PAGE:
Public Space: Letter to a LOVER

Published: Wed, 12/08/2010 - 08:26 Updated: Thu, 12/16/2010 - 10:46

Hardnews Bureau
In these cloistered, impersonal, dusty tropical cities, give us a space to walk, to write a letter, to sit, to meet, to talk, to share, to read a book, to drink a cup of black coffee, sip a chilled beer, a glass of red wine. Can she/he write a letter to a lover in the quiet of a public space, out in the open, spontaneous, yet crafting every word? Where is that space? 

Give us a space where we can be alone and yet together, private and yet public, invisible and visible, modernity's cosmic capsule in the urban time-machine, a leaf in a leaf storm, a flower in spring, a graffiti on the wall, a tick, tick, tick on the silent watch. If a city's inner soul is designed by its public spaces, where are the sacred spaces of the shared moment, a solitary withdrawal, the daily walk in the capital of India, or in its other metros? Where?

Lutyen's Delhi, beautiful, pristine, guarded by ancient trees and armed cops and barricades, with wide roads - who walks there? Not even the VIP, with his Z security. Not civilians with Zero security. Not lovers who should care two hoots for security. Not even students and youngsters who should walk meaninglessly, without direction or destination, drifting through time and space. In this soulless solitary social structure, where is the public space to share a moment with someone or alone, in a coffee house, pub, bar or open space or hide-out, without an obscenely loaded wallet in your pocket?

And where else can you walk in the artificial post-Commonwealth Games beautification streets and pavements, still strewn with obsessive malba and mud and garbage, men pissing all over? On which stairs can you sit and smoke a cigarette and read a book of poems by Jorge Luis Borges, or a masterly crime fiction by PD James? Or just be there, in peace and quiet, not wanting to go anywhere, prove anything.

Check out Amsterdam, San Francisco, Vienna, New York, Seoul, even Kathmandu, even the small towns of Europe and the US. Sunshine soaked pebbled streets. Neat, simple chairs and tables, in open-to-sky open spaces, with the wind swaying with flowers of the four seasons. The smell of coffee and morning in the air. Ah, the great pleasure of reading Granta or New Yorker sitting all alone here. Or, the original scripts of Satyajit Ray, Ritwick Ghatak, Alfred Hitchcock and Andrei Tarkovsky. Or simply, the daily newspaper.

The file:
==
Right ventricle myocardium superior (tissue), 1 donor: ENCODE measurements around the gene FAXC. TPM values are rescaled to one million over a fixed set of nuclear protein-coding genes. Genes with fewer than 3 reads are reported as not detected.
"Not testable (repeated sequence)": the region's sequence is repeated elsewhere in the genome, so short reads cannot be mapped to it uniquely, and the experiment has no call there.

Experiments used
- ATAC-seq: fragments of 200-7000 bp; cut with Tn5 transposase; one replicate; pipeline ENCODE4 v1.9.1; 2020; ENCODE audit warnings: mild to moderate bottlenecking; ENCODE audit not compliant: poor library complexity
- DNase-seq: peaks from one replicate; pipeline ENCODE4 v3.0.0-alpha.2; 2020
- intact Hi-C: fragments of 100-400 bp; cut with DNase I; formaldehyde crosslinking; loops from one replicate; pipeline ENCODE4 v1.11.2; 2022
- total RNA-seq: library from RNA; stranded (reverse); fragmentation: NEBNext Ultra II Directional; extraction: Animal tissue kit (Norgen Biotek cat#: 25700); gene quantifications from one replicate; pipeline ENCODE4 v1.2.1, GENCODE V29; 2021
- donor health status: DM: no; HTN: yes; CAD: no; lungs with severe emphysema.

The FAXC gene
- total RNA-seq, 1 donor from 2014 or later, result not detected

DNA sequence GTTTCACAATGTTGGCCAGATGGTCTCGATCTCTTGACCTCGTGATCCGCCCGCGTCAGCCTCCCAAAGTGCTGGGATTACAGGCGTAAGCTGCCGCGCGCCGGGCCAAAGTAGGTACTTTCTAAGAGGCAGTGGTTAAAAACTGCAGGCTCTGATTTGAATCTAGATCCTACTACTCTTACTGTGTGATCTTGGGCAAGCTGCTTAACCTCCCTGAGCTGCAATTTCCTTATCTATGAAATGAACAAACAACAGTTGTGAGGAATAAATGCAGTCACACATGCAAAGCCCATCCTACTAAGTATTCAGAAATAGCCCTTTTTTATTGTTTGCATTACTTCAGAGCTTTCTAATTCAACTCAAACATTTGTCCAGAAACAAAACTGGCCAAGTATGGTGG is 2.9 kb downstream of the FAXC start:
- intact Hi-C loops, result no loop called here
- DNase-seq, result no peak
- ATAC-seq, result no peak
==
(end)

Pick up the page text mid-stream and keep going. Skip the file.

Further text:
In Kolkata and Mumbai, you can still find open and public spaces which don't cost a dime and where you can redefine your mind. Tea shops, coffee houses, bookstores, 'rock' addas in residential crossings in Kolkata. Even pubs in Mumbai where the underworld won't even look at you.

Public spaces as visual and tangible experiences of urban detachment and being. A zone of possibilities. With that strange sense of not being watched, becoming a stranger, completely responsible for your own freedom, state of inner joy, pessimism, togetherness or loneliness. Walking into the night with a whistle on your lips. Or, holding someone's hand, warm in your pocket, as the fog becomes frozen in the air. Or a back of the beyond pub, with stars on the roof. Like a black and white postcard picture from an old movie.

Public spaces as visual and tangible experiences of urban detachment and being. A zone of possibilities
Hardnews Bureau Delhi

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